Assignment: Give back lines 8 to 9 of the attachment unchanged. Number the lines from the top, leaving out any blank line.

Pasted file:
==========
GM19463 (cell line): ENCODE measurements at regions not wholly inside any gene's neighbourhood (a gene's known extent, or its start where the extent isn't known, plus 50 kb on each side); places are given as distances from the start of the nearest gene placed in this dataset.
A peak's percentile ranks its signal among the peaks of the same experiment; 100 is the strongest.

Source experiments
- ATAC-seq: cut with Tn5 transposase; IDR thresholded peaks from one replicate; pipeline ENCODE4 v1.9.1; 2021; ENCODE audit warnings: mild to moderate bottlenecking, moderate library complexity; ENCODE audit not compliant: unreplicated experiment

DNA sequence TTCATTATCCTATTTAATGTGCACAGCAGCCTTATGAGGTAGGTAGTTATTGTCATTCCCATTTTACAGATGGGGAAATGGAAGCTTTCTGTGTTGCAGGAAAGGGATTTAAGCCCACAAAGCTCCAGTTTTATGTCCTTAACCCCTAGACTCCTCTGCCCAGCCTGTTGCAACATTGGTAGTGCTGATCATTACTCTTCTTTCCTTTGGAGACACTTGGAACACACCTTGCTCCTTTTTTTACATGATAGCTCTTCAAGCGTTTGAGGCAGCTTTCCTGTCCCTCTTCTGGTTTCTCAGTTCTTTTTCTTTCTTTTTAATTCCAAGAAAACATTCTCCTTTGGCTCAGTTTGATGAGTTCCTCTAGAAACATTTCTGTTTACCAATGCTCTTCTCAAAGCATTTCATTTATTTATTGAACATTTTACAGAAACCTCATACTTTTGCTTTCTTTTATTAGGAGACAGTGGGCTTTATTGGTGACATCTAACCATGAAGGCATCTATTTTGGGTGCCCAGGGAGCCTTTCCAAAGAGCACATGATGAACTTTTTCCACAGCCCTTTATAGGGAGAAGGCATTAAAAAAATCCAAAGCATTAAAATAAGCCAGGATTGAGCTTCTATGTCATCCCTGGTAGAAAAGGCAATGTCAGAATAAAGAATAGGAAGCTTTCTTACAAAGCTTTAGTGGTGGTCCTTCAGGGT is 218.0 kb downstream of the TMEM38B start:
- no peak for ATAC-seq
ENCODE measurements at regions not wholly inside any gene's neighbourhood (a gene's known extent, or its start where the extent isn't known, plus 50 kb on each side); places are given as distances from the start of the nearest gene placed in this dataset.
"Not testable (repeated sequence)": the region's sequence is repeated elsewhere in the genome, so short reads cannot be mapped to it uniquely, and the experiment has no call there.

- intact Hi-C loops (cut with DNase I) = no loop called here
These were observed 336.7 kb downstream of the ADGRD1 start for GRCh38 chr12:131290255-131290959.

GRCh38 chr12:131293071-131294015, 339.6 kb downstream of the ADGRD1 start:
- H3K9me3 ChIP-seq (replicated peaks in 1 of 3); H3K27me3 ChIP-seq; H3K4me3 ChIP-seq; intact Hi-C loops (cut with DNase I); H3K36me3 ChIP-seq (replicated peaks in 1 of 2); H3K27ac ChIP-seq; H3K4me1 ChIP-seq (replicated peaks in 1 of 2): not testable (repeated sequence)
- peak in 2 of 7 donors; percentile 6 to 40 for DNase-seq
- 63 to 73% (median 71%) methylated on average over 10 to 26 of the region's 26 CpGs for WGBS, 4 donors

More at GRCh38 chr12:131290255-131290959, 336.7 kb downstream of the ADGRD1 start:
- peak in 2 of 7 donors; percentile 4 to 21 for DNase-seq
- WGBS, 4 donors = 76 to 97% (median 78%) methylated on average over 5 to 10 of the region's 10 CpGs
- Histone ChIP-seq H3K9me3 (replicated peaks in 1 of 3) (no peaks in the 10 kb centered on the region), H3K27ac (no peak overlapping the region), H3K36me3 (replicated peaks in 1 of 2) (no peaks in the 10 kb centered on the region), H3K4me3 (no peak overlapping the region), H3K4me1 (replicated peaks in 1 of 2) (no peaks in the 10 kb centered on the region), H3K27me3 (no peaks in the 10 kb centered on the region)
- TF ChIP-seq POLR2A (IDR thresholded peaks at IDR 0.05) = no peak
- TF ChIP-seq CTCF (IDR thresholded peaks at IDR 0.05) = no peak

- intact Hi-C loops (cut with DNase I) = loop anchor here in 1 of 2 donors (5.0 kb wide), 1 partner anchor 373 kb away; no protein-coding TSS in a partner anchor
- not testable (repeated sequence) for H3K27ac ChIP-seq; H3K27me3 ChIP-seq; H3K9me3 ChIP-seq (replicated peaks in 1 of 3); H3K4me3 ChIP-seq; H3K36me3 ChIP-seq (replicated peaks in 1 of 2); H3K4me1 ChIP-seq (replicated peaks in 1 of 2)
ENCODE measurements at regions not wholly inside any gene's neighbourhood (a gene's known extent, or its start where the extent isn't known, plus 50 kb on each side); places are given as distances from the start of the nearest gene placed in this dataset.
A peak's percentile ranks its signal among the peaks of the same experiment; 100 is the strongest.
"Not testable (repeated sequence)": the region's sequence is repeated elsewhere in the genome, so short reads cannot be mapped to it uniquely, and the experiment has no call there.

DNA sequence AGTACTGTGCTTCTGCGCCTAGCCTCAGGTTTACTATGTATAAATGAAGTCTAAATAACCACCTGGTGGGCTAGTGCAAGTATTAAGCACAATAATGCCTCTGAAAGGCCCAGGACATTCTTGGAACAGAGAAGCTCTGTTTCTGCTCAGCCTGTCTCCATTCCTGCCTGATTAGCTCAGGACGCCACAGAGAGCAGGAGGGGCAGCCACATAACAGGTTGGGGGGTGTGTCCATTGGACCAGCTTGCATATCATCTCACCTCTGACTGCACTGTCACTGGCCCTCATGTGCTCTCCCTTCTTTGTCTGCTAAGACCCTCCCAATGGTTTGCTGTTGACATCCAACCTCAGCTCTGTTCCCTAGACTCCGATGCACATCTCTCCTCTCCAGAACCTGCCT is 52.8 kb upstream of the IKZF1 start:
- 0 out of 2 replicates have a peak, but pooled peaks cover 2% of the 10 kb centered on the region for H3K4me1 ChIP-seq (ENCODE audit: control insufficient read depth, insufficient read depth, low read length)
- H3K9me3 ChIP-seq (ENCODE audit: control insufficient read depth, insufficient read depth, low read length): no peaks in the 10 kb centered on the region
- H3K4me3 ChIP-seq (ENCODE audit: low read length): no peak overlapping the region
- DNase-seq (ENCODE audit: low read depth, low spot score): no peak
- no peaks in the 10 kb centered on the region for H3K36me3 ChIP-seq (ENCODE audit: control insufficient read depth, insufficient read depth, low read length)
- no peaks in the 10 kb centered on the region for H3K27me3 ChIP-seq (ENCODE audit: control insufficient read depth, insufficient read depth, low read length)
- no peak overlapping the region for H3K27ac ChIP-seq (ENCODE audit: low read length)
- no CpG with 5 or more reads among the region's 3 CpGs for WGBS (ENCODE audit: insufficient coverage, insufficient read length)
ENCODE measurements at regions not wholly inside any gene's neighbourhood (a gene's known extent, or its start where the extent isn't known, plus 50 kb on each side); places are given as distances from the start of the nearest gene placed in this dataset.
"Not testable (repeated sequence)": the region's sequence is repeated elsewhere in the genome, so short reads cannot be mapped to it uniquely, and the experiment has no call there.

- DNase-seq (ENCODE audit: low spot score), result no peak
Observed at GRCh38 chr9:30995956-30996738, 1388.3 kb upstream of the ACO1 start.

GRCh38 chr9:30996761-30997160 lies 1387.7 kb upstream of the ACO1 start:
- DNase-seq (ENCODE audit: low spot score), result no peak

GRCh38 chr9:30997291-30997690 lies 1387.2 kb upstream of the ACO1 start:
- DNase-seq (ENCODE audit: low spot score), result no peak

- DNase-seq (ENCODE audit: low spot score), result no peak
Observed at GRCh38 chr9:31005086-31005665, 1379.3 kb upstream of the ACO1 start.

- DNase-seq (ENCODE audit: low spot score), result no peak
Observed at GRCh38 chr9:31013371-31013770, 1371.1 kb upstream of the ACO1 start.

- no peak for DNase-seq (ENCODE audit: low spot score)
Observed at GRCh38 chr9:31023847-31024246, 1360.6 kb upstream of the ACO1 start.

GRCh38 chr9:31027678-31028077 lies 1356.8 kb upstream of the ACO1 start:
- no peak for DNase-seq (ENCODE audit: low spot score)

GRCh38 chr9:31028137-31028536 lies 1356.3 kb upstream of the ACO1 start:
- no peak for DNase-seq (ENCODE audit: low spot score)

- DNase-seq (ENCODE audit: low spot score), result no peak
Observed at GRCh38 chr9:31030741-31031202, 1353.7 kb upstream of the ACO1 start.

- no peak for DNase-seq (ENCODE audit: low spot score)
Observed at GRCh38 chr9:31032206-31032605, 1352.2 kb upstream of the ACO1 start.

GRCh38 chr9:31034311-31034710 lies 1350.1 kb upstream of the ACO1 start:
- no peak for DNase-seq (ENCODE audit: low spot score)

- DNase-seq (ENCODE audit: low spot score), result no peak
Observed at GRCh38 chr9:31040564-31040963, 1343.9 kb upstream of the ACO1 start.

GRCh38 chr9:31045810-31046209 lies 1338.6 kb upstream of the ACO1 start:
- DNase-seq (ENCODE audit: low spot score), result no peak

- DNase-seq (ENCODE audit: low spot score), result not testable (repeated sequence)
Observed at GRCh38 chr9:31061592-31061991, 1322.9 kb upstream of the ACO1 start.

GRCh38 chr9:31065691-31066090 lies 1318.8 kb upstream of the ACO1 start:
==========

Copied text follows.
"Not testable (repeated sequence)": the region's sequence is repeated elsewhere in the genome, so short reads cannot be mapped to it uniquely, and the experiment has no call there.

- intact Hi-C loops (cut with DNase I) = no loop called here